[This post is part of a series on The Pastoral Epistles in the Apostolic Fathers. RWB]

The discussion of the Epistle of Barnabas in The New Testament in the Apostolic Fathers lists seven potential references to the Pastoral Epistles. The editors rate each of the Pastoral Epistles with a ‘D’, and each of the readings have a ‘d’ mark as well. This means the editors see some affinity between the two books in these seven instances, but no clear case for dependence can be made.

Ep. Barn 5.9 || 1Ti 1.15f.

(9) ὅτε δὲ τοὺς ἰδίους ἀποστόλους τοὺς μέλλοντας κηρύσσειν τὸ εὐαγγέλιον αὐτοῦ ἐξελέξατο, ὄντας ὑπὲρ πᾶσαν ἁμαρτίαν ἀνομωτέρους ἵνα δείξῃ ὅτι οὐκ ἦλθεν καλέσαι δικαίους ἀλλὰ ἁμαρτωλούς, τότε ἐφανέρωσεν ἑαυτὸν εἶναι υἱὸν θεοῦ. (Ep. Barn. 5.9)
(9) And when he chose his own apostles who were destined to preach his gospel (who were sinful beyond all measure in order that he might demonstrate that “he did not come to call the righteous, but sinners”), then he revealed himself to be God’s Son.
Holmes, M. W. (1999). The Apostolic Fathers : Greek texts and English translations (Updated ed.) (284). Grand Rapids, Mich.: Baker Books.

15 πιστὸς ὁ λόγος καὶ πάσης ἀποδοχῆς ἄξιος, ὅτι Χριστὸς Ἰησοῦς ἦλθεν εἰς τὸν κόσμον ἁμαρτωλοὺς σῶσαι, ὧν πρῶτός εἰμι ἐγώ. 16 ἀλλὰ διὰ τοῦτο ἠλεήθην, ἵνα ἐν ἐμοὶ πρώτῳ ἐνδείξηται Χριστὸς Ἰησοῦς τὴν ἅπασαν μακροθυμίαν πρὸς ὑποτύπωσιν τῶν μελλόντων πιστεύειν ἐπʼ αὐτῷ εἰς ζωὴν αἰώνιον. (1Ti 1.15-16, NA27)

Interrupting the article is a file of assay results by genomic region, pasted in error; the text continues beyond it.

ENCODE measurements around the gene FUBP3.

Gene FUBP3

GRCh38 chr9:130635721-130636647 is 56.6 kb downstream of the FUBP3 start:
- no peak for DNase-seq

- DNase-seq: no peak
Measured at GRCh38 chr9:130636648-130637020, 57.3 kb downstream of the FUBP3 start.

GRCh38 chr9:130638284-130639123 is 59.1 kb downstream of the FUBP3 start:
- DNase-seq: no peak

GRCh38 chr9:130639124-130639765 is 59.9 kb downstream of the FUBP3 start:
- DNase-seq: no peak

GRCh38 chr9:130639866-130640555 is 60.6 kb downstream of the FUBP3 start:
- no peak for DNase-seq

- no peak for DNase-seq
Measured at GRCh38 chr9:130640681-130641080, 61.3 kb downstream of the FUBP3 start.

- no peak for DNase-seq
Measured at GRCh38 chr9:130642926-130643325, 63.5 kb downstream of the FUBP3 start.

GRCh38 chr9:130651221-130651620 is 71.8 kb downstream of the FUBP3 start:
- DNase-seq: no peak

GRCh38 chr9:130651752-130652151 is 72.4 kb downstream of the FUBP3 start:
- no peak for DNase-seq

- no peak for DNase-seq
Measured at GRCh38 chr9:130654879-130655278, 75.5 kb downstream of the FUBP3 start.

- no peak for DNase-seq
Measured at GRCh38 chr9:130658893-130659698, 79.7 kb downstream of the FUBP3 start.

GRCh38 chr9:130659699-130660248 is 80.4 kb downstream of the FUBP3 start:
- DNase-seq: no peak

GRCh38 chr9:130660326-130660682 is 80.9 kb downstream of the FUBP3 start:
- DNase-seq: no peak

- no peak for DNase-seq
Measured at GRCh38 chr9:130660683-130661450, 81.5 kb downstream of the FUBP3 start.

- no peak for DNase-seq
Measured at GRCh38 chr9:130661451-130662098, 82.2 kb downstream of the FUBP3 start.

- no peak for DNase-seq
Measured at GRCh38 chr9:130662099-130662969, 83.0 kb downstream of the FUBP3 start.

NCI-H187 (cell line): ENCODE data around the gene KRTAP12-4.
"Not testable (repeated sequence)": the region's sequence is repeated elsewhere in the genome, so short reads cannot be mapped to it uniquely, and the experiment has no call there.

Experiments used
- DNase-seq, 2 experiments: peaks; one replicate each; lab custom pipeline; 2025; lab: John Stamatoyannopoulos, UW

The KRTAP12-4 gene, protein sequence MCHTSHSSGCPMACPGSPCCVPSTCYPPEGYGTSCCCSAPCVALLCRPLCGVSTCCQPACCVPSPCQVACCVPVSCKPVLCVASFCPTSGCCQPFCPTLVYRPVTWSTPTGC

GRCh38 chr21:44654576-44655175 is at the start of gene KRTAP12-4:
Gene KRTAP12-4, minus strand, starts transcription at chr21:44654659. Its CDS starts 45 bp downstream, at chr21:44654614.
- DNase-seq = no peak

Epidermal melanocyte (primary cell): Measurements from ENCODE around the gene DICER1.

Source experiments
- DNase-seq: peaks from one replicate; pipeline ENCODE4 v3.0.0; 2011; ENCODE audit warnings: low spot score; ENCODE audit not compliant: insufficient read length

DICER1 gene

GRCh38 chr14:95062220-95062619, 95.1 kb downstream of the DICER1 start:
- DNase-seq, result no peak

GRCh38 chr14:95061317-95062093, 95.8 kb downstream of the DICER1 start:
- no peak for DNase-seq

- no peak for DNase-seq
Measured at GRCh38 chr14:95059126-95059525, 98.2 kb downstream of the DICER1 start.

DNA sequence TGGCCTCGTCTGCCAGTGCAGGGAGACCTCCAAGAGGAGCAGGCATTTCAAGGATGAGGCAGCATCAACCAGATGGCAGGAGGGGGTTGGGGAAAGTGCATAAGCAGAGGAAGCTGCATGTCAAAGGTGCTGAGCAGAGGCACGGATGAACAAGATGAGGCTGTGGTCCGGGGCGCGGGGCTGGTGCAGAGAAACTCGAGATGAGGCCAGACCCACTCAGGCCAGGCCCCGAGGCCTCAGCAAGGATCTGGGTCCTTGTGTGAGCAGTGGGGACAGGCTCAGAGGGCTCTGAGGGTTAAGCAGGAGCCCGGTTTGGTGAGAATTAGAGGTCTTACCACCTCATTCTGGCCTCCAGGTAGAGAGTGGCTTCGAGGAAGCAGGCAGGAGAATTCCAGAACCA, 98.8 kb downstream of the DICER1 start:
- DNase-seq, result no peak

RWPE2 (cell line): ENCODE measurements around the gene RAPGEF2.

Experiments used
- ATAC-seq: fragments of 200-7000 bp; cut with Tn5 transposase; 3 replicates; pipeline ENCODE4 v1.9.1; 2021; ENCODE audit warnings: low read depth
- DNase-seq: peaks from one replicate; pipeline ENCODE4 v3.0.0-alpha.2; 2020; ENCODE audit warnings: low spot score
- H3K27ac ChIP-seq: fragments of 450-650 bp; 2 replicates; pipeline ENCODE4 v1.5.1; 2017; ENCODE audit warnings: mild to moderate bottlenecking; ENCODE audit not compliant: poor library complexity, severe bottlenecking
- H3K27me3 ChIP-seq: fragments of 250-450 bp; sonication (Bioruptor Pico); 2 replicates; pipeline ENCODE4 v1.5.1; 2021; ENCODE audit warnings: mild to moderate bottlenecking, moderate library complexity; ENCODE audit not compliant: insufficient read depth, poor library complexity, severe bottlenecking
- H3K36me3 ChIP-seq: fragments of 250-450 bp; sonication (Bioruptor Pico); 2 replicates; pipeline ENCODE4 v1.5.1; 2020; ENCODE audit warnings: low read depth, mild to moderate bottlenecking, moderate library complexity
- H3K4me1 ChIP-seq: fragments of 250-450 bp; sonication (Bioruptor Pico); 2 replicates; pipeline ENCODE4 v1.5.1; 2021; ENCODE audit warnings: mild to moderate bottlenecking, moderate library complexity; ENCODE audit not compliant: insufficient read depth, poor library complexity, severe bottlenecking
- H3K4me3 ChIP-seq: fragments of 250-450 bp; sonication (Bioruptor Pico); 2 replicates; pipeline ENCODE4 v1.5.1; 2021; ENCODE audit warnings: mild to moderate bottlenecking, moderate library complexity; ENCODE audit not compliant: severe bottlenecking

Aland, B., Aland, K., Black, M., Martini, C. M., Metzger, B. M., & Wikgren, A. (1993, c1979). Novum Testamentum Graece (27th ed.) (543). Federal Republic of Germany: United Bible Societies.
15 The saying is trustworthy and deserving of full acceptance, that Christ Jesus came into the world to save sinners, of whom I am the foremost. 16 But I received mercy for this reason, that in me, as the foremost, Jesus Christ might display his perfect patience as an example to those who were to believe in him for eternal life. (1Ti 1.15-16, ESV)

There is affinity between the two, but the likelier influence is that of Mt 9.13: “Go and learn what this means, ‘I desire mercy, and not sacrifice.’ For I came not to call the righteous, but sinners.” Holmes provides a footnote linking to this verse in his edition as justification for the quote marks in his text. And the Oxford committee also lists Mt 9.13 as a parallel (along with the synoptic parallels to this passage). But that’s only part of the story.

Unique in relation to 1Ti 1.15-16 is the idea that Paul was a vile sinner, and his calling to apostle served as an object lesson of the extent to which God’s grace can reach. Key to this is the use of the same word group (Barn: δείξῃ, NA27: ἐνδείξηται) for the verb that has Christ (either explicitly or via verb person/number reference) as subject.

Also interesting, at least to me, is the language used to describe the apostles (Ep.Barn.) and Paul (1Ti). It is not complementary. Ep.Barn. calls them “sinful beyond all measure”; Paul calls himself the foremost of sinners. The picture in both of these passages is clear. The most sinful have been redeemed. The degree of change was massive — from the worst sinner to an apostle of Christ. And the reason is the same: That Christ might demonstrate his power to save by using the worst sinners as his primary ambassadors.

Next up: Ep. Barn. 5.6